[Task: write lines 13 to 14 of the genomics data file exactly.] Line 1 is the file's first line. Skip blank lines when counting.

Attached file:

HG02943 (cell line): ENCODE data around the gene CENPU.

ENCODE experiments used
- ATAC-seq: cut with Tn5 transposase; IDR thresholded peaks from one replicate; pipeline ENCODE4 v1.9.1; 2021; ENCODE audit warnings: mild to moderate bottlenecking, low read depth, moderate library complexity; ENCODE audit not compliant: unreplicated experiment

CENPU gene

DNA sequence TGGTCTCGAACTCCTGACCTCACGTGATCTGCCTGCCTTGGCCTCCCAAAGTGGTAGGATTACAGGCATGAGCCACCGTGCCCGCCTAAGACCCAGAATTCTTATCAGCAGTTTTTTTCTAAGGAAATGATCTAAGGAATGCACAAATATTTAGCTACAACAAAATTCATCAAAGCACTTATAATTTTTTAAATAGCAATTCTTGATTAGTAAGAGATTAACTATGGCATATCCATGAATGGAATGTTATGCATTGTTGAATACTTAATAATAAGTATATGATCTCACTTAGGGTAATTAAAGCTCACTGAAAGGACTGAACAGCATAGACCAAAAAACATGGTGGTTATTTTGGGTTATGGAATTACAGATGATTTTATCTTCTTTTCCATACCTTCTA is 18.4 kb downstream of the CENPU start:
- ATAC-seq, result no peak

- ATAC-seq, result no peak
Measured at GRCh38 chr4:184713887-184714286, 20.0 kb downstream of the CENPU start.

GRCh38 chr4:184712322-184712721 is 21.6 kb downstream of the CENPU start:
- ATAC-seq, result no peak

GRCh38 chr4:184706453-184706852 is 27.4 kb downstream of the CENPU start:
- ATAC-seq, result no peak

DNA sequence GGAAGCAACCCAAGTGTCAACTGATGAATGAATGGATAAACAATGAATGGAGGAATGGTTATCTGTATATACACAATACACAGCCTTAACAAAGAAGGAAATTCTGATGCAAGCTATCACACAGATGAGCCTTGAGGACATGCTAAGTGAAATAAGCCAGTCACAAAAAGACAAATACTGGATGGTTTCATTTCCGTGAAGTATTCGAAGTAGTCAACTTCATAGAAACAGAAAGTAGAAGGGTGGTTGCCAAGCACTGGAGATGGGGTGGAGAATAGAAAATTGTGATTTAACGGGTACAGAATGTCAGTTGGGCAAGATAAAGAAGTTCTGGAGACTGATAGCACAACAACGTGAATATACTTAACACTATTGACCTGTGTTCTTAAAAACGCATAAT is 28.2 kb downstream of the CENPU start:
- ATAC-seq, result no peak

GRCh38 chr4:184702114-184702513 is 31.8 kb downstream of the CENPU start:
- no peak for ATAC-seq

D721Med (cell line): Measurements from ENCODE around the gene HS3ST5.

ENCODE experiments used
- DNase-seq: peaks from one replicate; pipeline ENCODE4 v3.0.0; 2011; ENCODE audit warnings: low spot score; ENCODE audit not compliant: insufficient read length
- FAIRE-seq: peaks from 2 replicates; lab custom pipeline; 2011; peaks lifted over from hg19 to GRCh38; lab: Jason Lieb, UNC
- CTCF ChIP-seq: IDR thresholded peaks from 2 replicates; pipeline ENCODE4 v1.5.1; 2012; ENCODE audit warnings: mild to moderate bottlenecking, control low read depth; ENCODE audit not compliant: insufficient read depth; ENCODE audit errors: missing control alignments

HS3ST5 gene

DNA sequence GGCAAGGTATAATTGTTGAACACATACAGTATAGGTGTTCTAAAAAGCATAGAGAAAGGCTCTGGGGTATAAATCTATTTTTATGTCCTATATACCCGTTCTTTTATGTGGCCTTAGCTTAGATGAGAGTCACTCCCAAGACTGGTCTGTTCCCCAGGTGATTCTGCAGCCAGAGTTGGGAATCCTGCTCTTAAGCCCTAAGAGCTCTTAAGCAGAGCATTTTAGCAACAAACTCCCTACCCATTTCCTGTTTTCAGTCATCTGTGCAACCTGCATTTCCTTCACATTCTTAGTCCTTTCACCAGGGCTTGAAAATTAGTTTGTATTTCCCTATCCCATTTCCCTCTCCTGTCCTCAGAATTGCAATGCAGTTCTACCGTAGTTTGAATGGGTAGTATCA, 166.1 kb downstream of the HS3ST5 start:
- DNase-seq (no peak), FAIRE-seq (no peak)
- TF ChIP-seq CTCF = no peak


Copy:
DNA sequence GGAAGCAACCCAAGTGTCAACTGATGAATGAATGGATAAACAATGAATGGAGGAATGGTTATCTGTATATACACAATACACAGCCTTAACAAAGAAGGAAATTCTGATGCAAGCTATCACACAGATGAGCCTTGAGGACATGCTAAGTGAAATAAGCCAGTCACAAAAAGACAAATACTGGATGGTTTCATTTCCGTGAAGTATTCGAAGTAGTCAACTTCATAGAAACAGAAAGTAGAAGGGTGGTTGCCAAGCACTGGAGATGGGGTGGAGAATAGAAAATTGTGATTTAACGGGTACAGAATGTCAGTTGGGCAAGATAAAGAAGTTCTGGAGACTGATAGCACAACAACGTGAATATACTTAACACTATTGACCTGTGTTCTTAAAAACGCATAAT is 28.2 kb downstream of the CENPU start:
- ATAC-seq, result no peak